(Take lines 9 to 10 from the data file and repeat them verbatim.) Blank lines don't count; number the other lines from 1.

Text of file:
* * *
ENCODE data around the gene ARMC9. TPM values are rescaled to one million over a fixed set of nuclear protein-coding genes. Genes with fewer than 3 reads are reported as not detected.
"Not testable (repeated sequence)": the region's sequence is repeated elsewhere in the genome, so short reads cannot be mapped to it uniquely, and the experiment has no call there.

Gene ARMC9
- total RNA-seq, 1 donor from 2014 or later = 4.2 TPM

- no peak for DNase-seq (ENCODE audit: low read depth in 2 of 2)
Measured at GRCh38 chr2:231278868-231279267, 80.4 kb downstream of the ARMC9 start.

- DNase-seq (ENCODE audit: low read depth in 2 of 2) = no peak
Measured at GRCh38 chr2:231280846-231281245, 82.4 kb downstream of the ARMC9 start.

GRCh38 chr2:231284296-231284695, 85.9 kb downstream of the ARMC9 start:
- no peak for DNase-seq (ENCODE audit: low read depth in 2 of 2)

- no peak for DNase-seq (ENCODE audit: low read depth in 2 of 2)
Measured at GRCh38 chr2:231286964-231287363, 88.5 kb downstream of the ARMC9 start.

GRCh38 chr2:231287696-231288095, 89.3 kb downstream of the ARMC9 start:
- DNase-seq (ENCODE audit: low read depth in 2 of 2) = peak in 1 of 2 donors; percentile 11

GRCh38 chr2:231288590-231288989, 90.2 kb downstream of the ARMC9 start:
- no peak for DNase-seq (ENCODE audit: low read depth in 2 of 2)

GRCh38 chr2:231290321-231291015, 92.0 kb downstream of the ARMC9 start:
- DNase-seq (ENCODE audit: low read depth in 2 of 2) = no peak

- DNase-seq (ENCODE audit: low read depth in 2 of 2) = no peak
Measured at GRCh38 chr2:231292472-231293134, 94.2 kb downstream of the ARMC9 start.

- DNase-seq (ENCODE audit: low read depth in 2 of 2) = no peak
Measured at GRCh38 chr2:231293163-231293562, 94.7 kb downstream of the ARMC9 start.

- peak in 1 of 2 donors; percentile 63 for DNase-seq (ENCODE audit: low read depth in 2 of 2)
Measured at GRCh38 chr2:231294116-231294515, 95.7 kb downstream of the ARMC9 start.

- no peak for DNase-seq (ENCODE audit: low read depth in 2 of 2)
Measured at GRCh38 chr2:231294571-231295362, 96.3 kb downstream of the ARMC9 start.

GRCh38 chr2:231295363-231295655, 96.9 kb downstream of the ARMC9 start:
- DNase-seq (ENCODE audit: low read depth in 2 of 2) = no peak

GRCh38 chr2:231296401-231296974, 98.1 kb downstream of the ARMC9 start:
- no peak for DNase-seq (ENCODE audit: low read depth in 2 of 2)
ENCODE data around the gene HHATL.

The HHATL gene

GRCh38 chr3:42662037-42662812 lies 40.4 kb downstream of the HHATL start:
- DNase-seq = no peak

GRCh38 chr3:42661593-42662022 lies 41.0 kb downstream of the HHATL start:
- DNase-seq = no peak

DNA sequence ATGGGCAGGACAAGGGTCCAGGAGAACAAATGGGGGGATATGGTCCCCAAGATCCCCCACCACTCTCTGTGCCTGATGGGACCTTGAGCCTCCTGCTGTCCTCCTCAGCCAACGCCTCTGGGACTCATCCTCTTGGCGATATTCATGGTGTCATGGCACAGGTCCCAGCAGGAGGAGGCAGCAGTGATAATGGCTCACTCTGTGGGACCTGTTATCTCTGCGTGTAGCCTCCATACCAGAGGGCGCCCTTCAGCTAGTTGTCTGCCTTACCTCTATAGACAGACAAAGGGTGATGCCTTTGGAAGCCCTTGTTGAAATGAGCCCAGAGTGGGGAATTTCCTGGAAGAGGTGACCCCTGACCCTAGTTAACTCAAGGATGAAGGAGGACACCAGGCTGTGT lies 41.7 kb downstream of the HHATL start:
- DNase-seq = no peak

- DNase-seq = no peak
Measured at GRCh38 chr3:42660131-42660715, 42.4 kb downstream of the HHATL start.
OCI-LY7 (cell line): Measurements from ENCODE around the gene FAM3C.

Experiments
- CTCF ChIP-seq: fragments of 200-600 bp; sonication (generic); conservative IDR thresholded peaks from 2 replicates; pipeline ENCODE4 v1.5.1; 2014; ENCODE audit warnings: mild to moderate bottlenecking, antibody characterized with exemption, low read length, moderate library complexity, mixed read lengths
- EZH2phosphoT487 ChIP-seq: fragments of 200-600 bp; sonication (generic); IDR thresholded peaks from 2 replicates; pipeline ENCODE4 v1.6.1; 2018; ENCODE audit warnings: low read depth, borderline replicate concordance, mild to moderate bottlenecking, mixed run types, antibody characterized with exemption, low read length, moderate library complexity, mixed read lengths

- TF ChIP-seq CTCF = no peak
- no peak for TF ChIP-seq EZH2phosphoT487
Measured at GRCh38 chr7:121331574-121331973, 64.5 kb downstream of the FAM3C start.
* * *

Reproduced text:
GRCh38 chr2:231284296-231284695, 85.9 kb downstream of the ARMC9 start:
- no peak for DNase-seq (ENCODE audit: low read depth in 2 of 2)